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Giants vs. Cardinals: When the Giants have the ball

Let’s break down the matchup between the Giants’ offense and the Arizona defense

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Los Angeles Chargers v Arizona Cardinals
Patrick Peterson
Photo by Christian Petersen/Getty Images

What will the matchup look like on Sunday when the New York Giants offense faces the Arizona Cardinals defense? Let’s look at some of the factors that could determine that.

Locked and loaded

The Giants could have star running back Saquon Barkley leading receiver Evan Engram back in the lineup this weekend. Barkley, the 2018 NFL Offensive Rookie of the Year, has missed three games with a high ankle sprain. Engram, who leads the Giants with 33 receptions and 373 receiving yards, missed Thursday’s game against the New England Patriots with a sprained MCL. Both were listed as full practice participants on Wednesday and seem to be on track to play vs. Arizona.

Shurmur indicated that if Barkley plays he doesn’t expect him to be on any type of pitch count.

“It’s the middle of October and we’re playing ball, so we’ll just see how that plays out,” Shurmur said. “Players that are deemed healthy, you try to use them to the best of their ability and maximize what they can do to help impact the game.”

Barkley, the NFL Offensive Rookie of the Year in 2018 after gaining 2,028 total yards fro scrimmage (1,307 rushing, 721 receiving) was averaging 6.4 yards per carry (37 rushes, 237 yards) before being injured. In his absence, Jon Hilliman, Wayne Gallman and Elijhaa Penny combined for 201 yards on 59 carries (3.4 yards per carry).

“If a quarterback was going to pick two friends one would be the offensive line and then the other is a running back,” Shurmur said. “The ability to be protected so they can make throws and then a runner you can hand the ball to and gain yards. I think, obviously, Saquon being back — if he is — will be a big boost not only for the quarterback but for our whole team.”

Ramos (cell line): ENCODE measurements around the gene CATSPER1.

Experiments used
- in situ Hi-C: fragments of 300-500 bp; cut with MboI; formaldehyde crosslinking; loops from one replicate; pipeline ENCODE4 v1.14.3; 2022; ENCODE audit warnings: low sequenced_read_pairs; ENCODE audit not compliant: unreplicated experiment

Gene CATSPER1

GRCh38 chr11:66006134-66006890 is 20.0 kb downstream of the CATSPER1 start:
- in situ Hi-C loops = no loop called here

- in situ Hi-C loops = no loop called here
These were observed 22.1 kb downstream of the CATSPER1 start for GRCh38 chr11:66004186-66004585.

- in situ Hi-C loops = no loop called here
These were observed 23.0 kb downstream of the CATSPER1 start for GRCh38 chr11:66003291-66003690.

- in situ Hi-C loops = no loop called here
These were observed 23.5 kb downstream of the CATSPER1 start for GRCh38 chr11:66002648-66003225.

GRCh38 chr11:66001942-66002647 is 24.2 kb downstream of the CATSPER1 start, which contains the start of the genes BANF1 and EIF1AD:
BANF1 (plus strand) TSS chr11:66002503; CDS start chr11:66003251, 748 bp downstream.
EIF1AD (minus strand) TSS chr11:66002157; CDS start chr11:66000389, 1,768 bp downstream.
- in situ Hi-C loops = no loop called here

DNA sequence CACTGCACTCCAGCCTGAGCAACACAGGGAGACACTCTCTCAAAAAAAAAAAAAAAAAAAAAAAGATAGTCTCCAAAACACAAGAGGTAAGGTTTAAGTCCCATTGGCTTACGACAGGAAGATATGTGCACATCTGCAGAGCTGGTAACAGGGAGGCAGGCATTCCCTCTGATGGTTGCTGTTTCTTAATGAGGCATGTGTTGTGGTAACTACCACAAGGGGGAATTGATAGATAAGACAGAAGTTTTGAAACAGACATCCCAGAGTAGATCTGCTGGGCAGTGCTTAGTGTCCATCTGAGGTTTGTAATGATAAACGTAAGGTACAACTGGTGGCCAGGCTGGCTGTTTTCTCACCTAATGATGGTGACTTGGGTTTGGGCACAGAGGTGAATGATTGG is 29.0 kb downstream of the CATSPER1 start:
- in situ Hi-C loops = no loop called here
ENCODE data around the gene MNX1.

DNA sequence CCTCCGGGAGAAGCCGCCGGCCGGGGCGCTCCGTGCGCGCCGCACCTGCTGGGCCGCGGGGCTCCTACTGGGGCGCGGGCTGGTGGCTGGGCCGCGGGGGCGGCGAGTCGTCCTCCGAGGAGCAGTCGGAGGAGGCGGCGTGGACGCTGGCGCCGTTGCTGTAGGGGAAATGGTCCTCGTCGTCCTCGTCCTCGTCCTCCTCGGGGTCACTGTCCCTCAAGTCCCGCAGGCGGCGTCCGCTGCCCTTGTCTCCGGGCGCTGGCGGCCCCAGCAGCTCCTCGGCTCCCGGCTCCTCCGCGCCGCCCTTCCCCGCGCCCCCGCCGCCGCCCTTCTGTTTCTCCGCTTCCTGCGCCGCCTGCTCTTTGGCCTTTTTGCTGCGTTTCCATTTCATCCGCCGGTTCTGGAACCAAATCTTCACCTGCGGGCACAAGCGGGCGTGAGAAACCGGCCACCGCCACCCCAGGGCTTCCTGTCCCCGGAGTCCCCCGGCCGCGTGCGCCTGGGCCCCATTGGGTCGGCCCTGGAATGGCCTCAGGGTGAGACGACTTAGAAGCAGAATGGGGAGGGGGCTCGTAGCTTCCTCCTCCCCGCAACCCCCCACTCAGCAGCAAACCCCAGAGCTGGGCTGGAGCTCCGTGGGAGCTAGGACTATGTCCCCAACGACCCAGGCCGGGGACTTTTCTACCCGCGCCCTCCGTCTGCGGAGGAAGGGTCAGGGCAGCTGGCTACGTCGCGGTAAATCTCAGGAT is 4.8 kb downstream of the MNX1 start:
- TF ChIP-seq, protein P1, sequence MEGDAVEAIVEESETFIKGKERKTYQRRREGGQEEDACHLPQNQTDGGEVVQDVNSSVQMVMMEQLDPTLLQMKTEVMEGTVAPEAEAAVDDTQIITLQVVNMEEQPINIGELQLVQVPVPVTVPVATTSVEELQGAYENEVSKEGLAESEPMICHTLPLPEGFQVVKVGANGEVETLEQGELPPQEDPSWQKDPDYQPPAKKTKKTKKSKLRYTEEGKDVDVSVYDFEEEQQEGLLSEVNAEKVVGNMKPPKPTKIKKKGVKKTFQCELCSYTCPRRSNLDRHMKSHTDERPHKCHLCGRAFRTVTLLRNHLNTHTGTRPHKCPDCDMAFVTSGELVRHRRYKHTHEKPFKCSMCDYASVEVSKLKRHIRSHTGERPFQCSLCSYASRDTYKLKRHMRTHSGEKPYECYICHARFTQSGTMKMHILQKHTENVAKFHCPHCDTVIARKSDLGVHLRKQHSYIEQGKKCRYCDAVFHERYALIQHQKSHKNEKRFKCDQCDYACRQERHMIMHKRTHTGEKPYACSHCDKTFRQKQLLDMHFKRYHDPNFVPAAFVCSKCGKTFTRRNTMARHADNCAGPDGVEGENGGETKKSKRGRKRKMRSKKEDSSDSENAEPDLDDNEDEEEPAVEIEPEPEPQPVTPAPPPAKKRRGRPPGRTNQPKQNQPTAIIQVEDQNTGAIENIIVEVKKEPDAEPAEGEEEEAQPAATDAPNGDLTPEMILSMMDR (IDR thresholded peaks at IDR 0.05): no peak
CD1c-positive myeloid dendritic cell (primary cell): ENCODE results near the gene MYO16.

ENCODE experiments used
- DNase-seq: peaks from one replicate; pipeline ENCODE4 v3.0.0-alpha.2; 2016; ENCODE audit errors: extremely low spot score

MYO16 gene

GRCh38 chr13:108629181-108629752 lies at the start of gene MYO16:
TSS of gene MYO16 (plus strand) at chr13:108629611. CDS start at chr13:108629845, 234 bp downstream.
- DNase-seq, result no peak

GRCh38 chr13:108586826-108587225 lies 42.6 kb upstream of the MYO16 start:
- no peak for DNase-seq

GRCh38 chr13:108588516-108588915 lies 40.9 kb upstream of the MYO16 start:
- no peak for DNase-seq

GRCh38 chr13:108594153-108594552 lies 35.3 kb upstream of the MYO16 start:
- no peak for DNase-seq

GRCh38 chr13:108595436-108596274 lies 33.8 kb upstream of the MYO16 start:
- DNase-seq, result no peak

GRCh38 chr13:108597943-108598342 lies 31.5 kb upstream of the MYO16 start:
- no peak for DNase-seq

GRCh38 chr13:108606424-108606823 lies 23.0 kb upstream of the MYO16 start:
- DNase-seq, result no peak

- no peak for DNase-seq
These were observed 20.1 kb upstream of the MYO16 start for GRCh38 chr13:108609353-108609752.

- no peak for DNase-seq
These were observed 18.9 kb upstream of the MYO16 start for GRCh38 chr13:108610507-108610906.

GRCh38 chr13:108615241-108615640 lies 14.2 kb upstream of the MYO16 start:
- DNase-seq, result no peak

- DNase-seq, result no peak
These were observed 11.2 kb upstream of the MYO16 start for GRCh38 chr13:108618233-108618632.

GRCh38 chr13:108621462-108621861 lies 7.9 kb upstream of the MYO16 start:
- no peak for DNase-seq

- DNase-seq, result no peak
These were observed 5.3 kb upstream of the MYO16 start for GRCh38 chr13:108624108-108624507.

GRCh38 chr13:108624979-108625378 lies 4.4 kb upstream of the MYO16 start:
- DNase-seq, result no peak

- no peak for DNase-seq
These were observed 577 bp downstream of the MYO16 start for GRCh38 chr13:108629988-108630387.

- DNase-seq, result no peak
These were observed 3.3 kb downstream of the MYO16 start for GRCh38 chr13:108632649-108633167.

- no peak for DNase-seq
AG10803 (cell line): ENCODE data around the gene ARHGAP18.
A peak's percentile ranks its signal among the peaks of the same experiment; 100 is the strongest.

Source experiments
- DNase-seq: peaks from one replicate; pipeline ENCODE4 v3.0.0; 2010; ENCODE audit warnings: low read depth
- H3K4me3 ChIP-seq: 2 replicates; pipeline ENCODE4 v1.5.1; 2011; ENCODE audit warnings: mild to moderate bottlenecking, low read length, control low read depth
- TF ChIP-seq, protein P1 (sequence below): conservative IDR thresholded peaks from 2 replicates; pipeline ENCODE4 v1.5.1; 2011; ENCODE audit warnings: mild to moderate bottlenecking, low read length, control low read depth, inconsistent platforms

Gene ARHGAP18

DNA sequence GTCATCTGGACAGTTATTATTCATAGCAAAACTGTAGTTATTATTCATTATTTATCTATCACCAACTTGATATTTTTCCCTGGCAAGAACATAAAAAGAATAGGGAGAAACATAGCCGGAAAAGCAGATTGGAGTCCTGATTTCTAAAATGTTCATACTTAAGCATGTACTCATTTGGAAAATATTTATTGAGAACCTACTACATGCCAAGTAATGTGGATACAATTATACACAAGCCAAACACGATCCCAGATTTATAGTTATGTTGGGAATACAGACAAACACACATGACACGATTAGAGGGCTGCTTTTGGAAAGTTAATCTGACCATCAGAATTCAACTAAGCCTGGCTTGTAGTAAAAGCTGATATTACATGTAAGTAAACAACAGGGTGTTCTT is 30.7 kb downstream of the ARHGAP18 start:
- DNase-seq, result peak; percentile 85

Engram is tied for fourth in the league among tight ends in receptions and os is third in receiving yards despite missing a game. Per Inside Edge, Engram is second among tight ends in Yards Per Target (11.2), fourth in Yards After Catch (6.6 per reception), third in Receiving Yards Per Game (74.6) and first in Targets Per Game (9.6).

He has, obviously, been both a play maker for the Giants and a huge security blanket for the team’s rookie quarterback.

It’s all about the ball

Well, at least that is what Pat Shurmur always says. Unfortunately, the Giants have been more cavalier with the football than any team in the NFL through six games. The Giants have a league-worst 15 turnovers — eight interceptions and seven lost fumbles. They are 31st in takeaway/giveaway ratio at -7 (thank you, Miami Dolphins!).

Part of the turnover issue is simply the reality of life with a rookie quarterback. In four games, Daniel Jones has thrown six interceptions. Only five quarterbacks, all of whom have attempted more than the 140 passes Jones attempted, have thrown the ball more than the Giants’ rookie. Jones’ interception rate of 4.3 percent is fourth-worst in the league. Jones has also lost three fumbles, making the quarterback responsible for nine of the 15 turnovers.

Shurmur was asked last Friday if turnovers were more palatable when they come from a rookie learning the NFL ropes.

“I think, regardless of whether you’re in your first year in the league or you’ve been doing it for a very long time, what’s right is right and what’s wrong is wrong. I think it’s fair to say that some of the things that Daniel’s going through, he’s going through for the first time,” Shurmur said. “... It’s a fine line between being aggressive and putting the ball in harm’s way. I think each play and each time he goes through it, he’ll learn something from it.”